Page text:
One can say Syafii is a moderate since he has not been inclined either to support secular-liberal, modernist or conservative Muslims in any clear-cut statement. He is not anti-conservative and neither does he agree with what the modernist Muslims struggle for, such as the formalization of Islam in the Indonesian Constitution. He often insists, ""why should we hang our hopes on sharia (law) on the government? Are we (Muslims) such a weak people that we expect that the sharia must be ruled by the state?"" (Interview, Republika, Oct. 23, 2000).
In regards to political Islam, Syafii strongly advocates the ""spiritualization"" of Muslim life by taking the grand principles or the substance of the Koran and Hadith, which does not necessarily mean either the formalization of sharia or the secularization of Islam. Syafii, for instance, frequently mentions, in terms of political Islam, the necessity of adhering to a ""salt-water philosophy"" (""colorless but tasty"") instead of the ""lipstick philosophy"" (""colorful but tasteless"").
The moderate attitudes of his leadership are a strategic achievement and make sense in view of the fact that the constituencies of the Muhammadiyah are culturally, socially and politically disparate. While many constituencies support a more liberal stance, there are also others that lean toward an Islamist view.
To keep the party cohesive and to preserve the developing democracy in Indonesia he has taken ""a clear stand against the recent attempts"" (Van Bruinessen: 2003; Saeful Muzani & William Liddle, 2004) to push the party toward ""formalization"" or ""secularization."" This middle-road leadership has also been taken by Nahdlatul Ulama.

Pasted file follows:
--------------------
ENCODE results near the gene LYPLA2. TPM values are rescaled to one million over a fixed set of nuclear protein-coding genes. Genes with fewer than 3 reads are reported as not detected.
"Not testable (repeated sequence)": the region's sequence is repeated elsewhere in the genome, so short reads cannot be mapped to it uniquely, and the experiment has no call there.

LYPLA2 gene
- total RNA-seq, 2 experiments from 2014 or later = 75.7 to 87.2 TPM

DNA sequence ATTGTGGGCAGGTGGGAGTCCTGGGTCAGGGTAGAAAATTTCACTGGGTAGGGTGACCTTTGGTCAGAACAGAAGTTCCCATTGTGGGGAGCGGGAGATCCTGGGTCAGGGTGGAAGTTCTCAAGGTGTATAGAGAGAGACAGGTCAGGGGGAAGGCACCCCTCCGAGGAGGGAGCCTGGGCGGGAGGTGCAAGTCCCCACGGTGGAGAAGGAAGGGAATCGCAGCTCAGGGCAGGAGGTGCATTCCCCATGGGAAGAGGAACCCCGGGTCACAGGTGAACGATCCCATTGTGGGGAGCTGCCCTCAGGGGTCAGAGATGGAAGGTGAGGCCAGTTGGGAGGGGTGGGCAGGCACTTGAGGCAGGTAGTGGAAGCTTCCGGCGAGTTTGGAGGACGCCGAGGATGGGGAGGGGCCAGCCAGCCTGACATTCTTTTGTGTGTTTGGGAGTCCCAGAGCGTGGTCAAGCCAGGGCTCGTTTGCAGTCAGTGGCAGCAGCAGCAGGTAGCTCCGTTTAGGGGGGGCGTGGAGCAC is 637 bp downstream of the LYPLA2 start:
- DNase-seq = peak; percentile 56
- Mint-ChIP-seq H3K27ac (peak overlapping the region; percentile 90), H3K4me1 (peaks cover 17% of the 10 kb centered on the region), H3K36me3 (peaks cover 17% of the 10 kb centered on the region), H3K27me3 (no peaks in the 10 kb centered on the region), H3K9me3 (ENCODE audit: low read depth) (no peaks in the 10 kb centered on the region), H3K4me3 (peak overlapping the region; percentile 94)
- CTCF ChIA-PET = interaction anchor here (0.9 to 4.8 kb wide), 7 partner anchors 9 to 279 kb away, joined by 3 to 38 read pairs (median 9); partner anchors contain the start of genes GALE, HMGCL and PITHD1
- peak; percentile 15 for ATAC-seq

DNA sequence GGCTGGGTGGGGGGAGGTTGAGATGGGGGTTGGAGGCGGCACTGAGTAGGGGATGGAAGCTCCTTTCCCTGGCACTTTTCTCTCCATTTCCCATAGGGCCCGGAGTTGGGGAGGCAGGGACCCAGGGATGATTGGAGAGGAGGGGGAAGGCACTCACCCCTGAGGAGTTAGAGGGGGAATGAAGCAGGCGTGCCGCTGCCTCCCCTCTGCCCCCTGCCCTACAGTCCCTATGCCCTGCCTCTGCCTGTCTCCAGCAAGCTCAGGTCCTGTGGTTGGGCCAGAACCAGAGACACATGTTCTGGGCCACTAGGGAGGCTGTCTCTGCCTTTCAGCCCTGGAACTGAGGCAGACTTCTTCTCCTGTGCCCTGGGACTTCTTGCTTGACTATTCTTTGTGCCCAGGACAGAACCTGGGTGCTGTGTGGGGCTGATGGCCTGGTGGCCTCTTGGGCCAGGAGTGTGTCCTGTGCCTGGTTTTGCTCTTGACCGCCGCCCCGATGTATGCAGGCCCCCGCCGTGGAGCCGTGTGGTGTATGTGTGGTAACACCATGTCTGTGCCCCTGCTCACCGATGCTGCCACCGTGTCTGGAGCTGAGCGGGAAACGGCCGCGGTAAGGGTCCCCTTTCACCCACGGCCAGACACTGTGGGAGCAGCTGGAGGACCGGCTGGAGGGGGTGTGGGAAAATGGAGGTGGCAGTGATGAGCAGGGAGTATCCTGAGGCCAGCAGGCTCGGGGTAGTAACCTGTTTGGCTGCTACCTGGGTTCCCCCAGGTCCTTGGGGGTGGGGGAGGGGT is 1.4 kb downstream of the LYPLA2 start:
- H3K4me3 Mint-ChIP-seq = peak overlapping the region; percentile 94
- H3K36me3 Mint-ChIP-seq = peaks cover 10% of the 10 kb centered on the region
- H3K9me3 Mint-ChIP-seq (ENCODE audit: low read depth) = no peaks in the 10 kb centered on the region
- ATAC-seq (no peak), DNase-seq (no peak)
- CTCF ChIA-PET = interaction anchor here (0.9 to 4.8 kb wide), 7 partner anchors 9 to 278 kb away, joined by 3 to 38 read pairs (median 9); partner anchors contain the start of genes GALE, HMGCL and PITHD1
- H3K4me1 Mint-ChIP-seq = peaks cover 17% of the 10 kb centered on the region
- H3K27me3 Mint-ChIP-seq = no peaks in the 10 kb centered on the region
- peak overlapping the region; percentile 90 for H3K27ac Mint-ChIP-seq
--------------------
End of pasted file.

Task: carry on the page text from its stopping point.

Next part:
With the religious, social and political points of view of the Muhammadiyah members remaining diverse, Syafii has sought to reconcile differences. His actions show he probably believes that promoting education, social welfare, and moderate political-religious behavior is more important than accusing certain factions of Muhammadiyah members of betraying the core values of the party.
As an intellectual and national figure in Indonesia, Syafii is very much concerned with crucial issues this nation faces. Sometime his statements about the future of this country seem to be a little pessimistic. That is actually the way he expresses ideas and the method he uses to criticize and spotlight a number of acute problems in this country, such as the systematic economic corruption, poverty, and political injustice. He also has a strong sense of commitment to the universal values of humanity. Therefore, it should not be surprising if he often criticizes the unfair policies and unjust treatment of superpower states, like the U.S., to several Muslim countries.
Some prominent figures who have different social, political, and academic backgrounds have been nominated for the upcoming Muhammadiyah Congress.
Whoever will lead this organization, the political and religious moderation of the Muhammadiyah must be consistently preserved. Although each period of the Muhammadiyah leadership its own style and separate challenges, Syafii's humility humble personality, integrity and moral and social commitments should be an outstanding example for future leadership.
The writer, is a lecturer at the Muhammadiyah University of Yogyakarta. Currently, he is a Fulbright student at the Department of Comparative Religion at the University of Western Michigan. He can be reached at firstname.lastname@example.org